He is also liable for all the damage that occurs even if it was more than would be expected (unintended consequences)

trinity2782

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Re: torts hypo input?
« Reply #5 on: December 15, 2006, 10:47:30 PM »
hey pacific, is there an age for the kid, because i think that could make a world of difference (between a 5 year old shooting and an 11 year old). The brightline test that law123 puts forth is a viable answer, but other jurisdictions will determine if his actions were that of a reasonable child of like age. I am a bit suspect on the battery issue because since we dont know the age we cannot determine if he "knowledge with substantial certainty" that injury would follow. Sure the kid could have intended to hit the balloon, but did he know the repercussions? If this came from your exam and the age was intentionally left out, it is my guess that your professor wanted you to analyze both a young kid and a not so young kid or that's how i would have done it (assuming i would have had enough time, which is like crack during exams, you can never get enough of it).
Emory Law Class of '09

DCrell

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Re: torts hypo input?
« Reply #6 on: December 16, 2006, 03:25:52 AM »
I don't see any negligence here. He intended to shoot the balloon. All the affected people would have battery claims against him. Transfered intent.......

trinity2782

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Re: torts hypo input?
« Reply #7 on: December 16, 2006, 08:19:01 AM »
yes he intentionally shot the balloon, but the question is if he knew with substantial certainty that shooting at the balloon was going to cause injury. Check out Garrat v. Dailey (279 P.2d 1091) - in that case a five year old child moved a chair before a woman tried to sit in it and the supreme court of washington held that to charge the child with battery, the child had to have knowledge with substantial certainty that the woman would try to sit in the chair and would be harmed if he moved it.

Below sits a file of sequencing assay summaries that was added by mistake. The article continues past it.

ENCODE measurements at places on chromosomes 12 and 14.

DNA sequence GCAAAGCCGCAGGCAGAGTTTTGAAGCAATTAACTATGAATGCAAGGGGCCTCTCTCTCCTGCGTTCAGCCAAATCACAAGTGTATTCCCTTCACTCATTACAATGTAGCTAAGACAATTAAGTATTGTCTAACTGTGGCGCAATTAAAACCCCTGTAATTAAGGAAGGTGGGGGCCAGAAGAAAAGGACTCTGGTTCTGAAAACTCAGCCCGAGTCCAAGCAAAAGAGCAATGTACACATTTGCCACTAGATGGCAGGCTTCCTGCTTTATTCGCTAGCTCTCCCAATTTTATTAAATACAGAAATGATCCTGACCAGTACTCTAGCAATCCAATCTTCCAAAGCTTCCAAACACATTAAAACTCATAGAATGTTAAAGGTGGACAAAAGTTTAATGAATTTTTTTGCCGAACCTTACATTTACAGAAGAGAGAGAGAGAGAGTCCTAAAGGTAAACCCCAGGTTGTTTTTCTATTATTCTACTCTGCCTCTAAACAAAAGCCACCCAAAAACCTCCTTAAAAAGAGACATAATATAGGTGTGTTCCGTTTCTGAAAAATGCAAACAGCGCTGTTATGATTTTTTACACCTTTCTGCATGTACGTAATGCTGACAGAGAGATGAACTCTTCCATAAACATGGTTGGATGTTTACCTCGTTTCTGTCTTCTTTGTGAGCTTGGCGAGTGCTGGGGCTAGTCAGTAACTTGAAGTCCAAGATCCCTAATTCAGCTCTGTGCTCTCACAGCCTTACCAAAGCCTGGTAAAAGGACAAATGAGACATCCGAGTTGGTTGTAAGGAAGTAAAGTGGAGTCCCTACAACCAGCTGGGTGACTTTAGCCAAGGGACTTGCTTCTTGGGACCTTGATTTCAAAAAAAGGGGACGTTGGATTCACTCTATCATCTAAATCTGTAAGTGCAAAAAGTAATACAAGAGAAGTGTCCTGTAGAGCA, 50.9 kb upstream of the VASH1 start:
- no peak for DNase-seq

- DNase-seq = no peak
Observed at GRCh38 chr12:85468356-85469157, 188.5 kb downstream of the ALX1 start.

Emory Law Class of '09

801law

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Re: torts hypo input?
« Reply #8 on: December 16, 2006, 04:27:04 PM »
Probably liability by one of two standards:

1) Liable because it is a child engaging in an adult activity

2) Strictly liable because shooting a BB gun is an "unreasonabely dangerous activity". (whether or not this one works depends on your prof., it would've worked with mine lol).


wardwilliams

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Re: torts hypo input?
« Reply #9 on: December 16, 2006, 06:24:04 PM »
Probably liability by one of two standards:

1) Liable because it is a child engaging in an adult activity

2) Strictly liable because shooting a BB gun is an "unreasonabely dangerous activity". (whether or not this one works depends on your prof., it would've worked with mine lol).




Regarding whether there is strict liability because shooting a BB gun is an abnormally dangerous activity:  what about one of the most important facots of "inability to eliminate the risk by the exercise of reasonable care"?  Can't the risk of shooting a BB gun easily be minimized with exercising care?  I think you would still need to prove negligence even though that wouldn't be hard to prove; and not just say they are stictly liable.